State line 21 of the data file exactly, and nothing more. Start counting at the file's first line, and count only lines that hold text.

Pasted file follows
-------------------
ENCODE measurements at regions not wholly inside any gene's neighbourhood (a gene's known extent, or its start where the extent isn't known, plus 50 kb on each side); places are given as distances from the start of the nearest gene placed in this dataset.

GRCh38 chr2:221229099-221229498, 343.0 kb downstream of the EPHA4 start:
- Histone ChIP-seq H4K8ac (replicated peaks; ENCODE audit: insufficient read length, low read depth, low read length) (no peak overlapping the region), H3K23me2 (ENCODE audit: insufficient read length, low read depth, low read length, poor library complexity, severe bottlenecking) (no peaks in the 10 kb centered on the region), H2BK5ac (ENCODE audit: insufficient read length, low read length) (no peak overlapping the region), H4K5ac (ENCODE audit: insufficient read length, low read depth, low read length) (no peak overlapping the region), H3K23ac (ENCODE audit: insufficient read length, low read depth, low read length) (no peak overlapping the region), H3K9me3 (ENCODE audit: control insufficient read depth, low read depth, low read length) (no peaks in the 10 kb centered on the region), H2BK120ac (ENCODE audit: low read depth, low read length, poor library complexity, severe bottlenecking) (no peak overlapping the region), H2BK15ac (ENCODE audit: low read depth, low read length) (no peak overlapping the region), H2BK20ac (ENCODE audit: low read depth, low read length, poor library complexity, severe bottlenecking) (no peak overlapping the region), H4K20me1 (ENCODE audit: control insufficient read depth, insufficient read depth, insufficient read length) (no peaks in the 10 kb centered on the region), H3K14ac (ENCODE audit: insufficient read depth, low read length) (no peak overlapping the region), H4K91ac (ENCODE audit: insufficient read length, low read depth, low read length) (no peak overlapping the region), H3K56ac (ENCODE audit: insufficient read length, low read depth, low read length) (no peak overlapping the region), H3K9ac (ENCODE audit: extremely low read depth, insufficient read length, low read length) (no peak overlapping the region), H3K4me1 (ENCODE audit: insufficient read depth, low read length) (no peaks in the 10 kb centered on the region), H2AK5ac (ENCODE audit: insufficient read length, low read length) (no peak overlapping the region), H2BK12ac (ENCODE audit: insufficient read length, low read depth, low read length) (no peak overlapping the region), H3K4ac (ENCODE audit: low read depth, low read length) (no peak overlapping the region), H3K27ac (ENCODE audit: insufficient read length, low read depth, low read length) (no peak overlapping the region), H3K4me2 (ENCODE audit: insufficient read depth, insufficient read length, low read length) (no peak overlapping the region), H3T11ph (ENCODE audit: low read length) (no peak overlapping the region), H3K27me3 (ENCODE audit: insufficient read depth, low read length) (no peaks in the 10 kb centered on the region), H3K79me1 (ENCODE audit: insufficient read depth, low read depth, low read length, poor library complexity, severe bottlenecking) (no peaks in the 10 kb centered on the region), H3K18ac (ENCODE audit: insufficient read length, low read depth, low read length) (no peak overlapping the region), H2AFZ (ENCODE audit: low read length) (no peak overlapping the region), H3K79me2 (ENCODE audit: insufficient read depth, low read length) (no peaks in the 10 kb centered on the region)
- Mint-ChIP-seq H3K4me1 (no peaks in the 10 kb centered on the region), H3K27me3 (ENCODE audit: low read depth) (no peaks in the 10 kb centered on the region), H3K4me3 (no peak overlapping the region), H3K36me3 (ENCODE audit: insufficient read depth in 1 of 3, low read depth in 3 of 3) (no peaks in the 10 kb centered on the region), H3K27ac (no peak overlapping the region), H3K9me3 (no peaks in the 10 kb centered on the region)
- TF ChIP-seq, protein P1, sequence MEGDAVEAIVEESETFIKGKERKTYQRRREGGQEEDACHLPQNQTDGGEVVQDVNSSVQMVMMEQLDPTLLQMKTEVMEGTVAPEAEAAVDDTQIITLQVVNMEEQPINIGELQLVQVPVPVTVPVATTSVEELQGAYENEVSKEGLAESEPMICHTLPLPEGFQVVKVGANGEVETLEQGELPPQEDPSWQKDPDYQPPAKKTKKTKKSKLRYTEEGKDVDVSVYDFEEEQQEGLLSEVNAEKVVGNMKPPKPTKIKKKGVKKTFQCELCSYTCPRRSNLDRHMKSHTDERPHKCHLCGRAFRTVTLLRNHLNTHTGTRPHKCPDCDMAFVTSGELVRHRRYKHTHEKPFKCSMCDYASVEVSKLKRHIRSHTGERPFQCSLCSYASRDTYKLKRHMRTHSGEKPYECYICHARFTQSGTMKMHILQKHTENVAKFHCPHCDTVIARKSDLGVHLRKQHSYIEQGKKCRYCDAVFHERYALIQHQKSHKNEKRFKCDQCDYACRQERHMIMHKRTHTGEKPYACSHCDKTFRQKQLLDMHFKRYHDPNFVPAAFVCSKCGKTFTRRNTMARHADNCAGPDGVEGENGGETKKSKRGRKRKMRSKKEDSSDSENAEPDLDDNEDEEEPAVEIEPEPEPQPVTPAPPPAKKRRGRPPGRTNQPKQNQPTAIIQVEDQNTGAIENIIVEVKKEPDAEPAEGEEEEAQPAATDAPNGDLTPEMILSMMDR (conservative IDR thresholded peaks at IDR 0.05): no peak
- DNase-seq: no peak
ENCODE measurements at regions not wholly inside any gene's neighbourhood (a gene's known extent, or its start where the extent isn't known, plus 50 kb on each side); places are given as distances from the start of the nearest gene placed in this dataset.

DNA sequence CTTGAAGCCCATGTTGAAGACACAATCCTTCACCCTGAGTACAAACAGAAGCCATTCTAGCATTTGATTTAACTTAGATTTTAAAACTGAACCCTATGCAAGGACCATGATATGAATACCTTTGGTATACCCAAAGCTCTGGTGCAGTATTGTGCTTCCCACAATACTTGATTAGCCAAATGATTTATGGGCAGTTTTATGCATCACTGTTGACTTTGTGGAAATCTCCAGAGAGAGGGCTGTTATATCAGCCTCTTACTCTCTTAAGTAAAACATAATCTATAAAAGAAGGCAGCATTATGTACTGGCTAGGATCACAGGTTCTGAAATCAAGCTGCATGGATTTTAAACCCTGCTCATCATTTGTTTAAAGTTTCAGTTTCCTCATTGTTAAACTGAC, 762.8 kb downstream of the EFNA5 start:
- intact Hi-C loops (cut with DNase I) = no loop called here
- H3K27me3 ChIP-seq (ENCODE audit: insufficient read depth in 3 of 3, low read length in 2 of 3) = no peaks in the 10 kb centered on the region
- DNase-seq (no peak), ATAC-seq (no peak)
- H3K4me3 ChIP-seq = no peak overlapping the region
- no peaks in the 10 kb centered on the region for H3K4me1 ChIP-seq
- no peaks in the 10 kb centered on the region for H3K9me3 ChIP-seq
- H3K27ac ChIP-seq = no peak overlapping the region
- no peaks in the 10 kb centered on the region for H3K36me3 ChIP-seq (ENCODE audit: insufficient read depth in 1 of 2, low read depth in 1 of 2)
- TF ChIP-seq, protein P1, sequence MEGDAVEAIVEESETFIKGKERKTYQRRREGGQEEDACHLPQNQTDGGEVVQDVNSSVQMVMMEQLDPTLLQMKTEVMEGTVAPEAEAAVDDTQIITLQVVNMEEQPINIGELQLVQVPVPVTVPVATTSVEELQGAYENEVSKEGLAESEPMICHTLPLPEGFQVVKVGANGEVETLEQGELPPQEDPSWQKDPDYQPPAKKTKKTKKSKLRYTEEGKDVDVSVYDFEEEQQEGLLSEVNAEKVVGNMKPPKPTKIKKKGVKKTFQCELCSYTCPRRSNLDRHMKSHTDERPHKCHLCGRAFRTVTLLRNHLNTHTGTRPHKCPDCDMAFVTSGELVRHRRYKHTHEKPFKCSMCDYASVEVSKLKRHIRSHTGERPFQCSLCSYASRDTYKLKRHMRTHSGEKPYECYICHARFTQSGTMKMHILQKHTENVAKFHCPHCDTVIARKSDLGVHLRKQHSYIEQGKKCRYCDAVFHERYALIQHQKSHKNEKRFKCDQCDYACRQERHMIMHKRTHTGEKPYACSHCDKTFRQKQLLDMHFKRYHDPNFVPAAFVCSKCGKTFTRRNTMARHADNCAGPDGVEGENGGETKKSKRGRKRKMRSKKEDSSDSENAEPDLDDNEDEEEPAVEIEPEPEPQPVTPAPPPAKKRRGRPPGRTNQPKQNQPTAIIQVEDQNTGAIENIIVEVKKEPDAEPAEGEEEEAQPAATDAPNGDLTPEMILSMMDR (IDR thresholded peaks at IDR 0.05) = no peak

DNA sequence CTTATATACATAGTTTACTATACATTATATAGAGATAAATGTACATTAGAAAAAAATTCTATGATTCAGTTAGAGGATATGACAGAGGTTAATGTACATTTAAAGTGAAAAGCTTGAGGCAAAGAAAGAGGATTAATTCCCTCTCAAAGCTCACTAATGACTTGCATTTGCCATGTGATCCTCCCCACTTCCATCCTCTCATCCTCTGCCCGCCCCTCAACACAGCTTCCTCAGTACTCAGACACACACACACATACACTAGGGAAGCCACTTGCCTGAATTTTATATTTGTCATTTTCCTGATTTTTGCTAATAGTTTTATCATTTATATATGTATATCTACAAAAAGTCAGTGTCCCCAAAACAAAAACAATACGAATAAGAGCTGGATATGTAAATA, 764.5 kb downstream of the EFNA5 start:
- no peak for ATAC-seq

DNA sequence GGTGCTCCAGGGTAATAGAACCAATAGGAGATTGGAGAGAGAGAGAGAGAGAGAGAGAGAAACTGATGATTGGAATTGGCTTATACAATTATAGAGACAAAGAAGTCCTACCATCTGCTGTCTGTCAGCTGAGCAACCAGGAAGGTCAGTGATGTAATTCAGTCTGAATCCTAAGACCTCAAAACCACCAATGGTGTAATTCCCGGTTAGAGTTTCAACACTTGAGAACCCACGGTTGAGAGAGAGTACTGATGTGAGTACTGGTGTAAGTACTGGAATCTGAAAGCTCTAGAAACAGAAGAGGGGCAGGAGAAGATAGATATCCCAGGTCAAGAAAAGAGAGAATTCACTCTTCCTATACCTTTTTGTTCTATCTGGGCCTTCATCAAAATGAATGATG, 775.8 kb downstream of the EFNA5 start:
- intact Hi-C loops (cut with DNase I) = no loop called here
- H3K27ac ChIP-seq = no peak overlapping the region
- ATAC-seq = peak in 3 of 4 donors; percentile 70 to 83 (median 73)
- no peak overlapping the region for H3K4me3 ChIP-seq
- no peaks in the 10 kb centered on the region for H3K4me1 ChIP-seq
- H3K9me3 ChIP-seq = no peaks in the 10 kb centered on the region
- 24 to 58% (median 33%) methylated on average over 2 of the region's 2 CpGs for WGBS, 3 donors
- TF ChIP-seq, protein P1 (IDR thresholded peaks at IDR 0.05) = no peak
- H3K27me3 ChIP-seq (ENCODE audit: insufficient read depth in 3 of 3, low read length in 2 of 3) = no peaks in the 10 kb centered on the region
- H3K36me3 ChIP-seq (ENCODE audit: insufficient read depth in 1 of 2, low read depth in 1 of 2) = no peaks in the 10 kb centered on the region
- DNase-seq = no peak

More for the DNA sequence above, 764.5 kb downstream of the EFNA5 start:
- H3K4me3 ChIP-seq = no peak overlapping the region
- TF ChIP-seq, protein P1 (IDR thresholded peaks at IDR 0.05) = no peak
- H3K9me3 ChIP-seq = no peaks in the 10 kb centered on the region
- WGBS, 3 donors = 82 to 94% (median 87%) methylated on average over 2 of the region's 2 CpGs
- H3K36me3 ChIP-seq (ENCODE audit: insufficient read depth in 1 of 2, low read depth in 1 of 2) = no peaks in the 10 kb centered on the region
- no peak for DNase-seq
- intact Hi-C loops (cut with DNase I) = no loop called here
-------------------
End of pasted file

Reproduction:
- intact Hi-C loops (cut with DNase I) = no loop called here